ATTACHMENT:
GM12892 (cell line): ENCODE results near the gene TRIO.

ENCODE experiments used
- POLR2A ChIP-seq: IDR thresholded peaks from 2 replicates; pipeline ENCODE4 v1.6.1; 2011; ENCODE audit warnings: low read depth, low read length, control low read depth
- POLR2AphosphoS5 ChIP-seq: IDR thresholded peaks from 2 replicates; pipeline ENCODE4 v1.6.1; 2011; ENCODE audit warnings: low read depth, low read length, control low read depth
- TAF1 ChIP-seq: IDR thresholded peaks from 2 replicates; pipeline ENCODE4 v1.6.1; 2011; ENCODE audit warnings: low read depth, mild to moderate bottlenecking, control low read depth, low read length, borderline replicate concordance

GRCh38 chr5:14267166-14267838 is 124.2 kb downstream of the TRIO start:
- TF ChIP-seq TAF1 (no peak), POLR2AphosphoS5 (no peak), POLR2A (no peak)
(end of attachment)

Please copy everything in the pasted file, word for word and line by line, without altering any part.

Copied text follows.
GM12892 (cell line): ENCODE results near the gene TRIO.

ENCODE experiments used
- POLR2A ChIP-seq: IDR thresholded peaks from 2 replicates; pipeline ENCODE4 v1.6.1; 2011; ENCODE audit warnings: low read depth, low read length, control low read depth
- POLR2AphosphoS5 ChIP-seq: IDR thresholded peaks from 2 replicates; pipeline ENCODE4 v1.6.1; 2011; ENCODE audit warnings: low read depth, low read length, control low read depth
- TAF1 ChIP-seq: IDR thresholded peaks from 2 replicates; pipeline ENCODE4 v1.6.1; 2011; ENCODE audit warnings: low read depth, mild to moderate bottlenecking, control low read depth, low read length, borderline replicate concordance

GRCh38 chr5:14267166-14267838 is 124.2 kb downstream of the TRIO start:
- TF ChIP-seq TAF1 (no peak), POLR2AphosphoS5 (no peak), POLR2A (no peak)